Children with human African trypanosomiasis (HAT) present with a range of generally non-specific symptoms. Late diagnosis is frequent with often tragic outcomes. Trypanosomes can infect the foetus by crossing the placenta. Unequivocal cases of congenital infection that have been reported include newborn babies of infected mothers who were diagnosed with HAT in the first 5 days of life and children of infected mothers who had never entered an endemic country themselves.
This review systematically summarizes the literature on the vertical transmission of HAT, to our knowledge for the first time. To approach the broader aspects of the subject, articles considering the epidemiology of childhood HAT and HAT in pregnancy were also included. The HAT guidelines and technical reports of the World Health Organisation, Médecins Sans Frontières, Institut de Recherche pour le Développement, and of one endemic country were reviewed.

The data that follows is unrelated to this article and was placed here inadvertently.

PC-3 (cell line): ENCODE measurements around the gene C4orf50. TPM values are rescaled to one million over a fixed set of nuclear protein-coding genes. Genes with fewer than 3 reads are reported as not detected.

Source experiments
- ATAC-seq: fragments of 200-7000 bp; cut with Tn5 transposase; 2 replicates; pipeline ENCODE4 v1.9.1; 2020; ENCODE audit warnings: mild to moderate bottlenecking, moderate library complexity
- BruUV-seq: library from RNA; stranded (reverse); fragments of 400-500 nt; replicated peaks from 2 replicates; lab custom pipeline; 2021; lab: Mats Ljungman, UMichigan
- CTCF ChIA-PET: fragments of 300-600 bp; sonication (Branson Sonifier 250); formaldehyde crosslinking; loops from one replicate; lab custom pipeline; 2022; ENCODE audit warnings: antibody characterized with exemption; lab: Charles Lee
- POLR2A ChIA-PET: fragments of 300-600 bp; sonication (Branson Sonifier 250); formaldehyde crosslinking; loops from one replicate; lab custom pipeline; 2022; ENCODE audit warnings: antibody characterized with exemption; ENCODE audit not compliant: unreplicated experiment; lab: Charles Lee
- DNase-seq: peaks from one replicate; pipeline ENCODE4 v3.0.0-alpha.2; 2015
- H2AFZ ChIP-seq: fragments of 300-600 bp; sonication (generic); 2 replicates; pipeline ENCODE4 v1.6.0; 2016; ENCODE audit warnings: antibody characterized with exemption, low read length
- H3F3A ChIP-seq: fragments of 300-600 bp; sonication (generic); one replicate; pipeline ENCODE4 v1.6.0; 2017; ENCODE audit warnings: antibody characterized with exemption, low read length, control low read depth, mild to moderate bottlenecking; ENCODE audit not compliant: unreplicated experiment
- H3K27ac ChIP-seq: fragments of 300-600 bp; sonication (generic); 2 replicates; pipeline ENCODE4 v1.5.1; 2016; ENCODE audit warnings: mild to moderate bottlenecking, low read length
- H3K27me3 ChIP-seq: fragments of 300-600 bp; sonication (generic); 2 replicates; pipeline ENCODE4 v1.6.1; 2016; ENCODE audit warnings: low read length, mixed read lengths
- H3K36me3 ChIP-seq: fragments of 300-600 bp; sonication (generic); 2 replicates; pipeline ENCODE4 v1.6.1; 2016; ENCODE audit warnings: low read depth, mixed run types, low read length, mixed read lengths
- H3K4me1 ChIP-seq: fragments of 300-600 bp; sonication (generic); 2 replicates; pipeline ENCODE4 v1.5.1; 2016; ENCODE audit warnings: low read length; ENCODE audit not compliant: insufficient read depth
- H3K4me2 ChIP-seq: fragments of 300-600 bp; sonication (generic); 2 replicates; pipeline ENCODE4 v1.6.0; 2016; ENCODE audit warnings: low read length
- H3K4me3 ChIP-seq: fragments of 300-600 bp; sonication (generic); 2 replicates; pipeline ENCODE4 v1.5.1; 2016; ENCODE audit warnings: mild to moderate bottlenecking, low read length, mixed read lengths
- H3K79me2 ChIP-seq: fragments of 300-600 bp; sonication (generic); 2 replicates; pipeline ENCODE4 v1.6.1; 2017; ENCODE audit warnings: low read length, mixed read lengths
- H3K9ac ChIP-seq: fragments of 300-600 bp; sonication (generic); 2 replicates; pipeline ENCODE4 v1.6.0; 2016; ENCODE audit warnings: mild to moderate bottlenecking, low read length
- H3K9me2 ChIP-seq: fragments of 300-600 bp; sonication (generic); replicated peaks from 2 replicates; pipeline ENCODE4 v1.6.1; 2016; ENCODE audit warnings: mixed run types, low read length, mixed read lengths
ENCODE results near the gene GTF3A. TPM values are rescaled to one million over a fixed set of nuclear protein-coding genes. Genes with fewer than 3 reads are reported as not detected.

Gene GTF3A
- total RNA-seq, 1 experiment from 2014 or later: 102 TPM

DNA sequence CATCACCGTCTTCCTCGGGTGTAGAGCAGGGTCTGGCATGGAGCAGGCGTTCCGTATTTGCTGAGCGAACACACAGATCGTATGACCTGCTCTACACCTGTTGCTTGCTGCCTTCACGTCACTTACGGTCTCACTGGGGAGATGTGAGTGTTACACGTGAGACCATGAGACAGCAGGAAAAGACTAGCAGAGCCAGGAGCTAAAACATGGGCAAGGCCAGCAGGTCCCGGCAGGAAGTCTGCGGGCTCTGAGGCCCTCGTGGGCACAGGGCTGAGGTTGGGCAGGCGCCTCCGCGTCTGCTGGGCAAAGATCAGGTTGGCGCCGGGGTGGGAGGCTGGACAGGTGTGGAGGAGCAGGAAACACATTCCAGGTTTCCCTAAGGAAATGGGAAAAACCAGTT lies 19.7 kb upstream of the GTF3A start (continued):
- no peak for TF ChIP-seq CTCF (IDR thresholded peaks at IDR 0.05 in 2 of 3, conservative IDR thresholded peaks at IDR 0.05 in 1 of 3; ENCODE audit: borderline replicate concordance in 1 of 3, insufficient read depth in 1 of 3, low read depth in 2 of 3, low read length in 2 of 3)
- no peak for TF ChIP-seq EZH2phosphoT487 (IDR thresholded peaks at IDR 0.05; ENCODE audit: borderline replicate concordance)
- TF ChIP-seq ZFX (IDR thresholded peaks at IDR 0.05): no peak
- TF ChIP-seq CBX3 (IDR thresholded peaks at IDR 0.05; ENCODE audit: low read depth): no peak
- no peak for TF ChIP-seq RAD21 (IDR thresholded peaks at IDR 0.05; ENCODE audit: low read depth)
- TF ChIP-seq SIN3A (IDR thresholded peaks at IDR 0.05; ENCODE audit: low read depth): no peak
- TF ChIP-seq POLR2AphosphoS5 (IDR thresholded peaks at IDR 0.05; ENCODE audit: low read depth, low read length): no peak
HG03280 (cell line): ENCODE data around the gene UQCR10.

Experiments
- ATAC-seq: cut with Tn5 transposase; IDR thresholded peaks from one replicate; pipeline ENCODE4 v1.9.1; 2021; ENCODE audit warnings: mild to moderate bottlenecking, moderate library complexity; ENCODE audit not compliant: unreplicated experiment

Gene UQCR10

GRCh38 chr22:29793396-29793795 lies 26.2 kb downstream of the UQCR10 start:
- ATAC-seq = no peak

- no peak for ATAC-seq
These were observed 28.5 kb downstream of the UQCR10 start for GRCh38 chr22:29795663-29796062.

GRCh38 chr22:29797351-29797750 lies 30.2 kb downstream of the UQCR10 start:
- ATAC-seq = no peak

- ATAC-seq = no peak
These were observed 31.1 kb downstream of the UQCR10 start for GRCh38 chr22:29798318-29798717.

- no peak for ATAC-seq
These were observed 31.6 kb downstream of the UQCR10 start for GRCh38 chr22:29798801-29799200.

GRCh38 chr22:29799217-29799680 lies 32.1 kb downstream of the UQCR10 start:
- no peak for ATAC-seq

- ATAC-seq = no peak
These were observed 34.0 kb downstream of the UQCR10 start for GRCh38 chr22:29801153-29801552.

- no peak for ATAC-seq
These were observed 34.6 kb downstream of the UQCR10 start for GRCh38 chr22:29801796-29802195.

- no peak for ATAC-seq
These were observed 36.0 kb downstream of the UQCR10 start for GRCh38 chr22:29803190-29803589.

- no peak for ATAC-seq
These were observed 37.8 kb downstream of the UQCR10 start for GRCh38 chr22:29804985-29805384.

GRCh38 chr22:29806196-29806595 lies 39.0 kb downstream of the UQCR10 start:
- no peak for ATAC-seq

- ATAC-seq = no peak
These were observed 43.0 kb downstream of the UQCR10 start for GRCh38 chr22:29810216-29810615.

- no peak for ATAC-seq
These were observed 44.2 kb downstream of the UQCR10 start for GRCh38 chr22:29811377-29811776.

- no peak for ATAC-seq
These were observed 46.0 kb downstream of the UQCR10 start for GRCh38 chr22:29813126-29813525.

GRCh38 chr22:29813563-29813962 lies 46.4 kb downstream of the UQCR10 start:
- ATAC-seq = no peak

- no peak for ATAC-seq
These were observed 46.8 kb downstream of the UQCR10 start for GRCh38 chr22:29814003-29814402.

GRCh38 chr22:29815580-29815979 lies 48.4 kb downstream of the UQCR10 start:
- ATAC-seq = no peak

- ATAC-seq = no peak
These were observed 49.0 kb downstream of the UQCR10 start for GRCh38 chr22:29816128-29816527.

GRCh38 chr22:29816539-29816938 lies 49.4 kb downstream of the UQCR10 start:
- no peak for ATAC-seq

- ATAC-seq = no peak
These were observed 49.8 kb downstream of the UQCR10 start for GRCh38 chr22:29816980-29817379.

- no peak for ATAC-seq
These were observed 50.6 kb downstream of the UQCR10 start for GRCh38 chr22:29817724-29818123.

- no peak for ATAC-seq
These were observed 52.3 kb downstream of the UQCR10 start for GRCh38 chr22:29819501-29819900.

Publications describing congenital HAT are very limited and consist only of single case reports and small case series. Generally it is assumed to be a rare event, but it has never been systematically investigated. In two publications, it is hypothesized that congenital HAT occurs more often than suspected. Not all guidelines and not all HAT literature mention this transmission route.
The risk of vertical transmission is unknown. Awareness of congenital HAT is insufficient, and as a result opportunities for an early diagnosis in newborns may be missed. All HAT guidelines and local HAT protocols should stress that in endemic areas pregnant women should be systematically checked for HAT and that newborns of HAT infected mothers should be assessed for the disease as soon as possible. Studies on the impact of HAT on fertility and pregnancy and studies on congenital HAT are long overdue.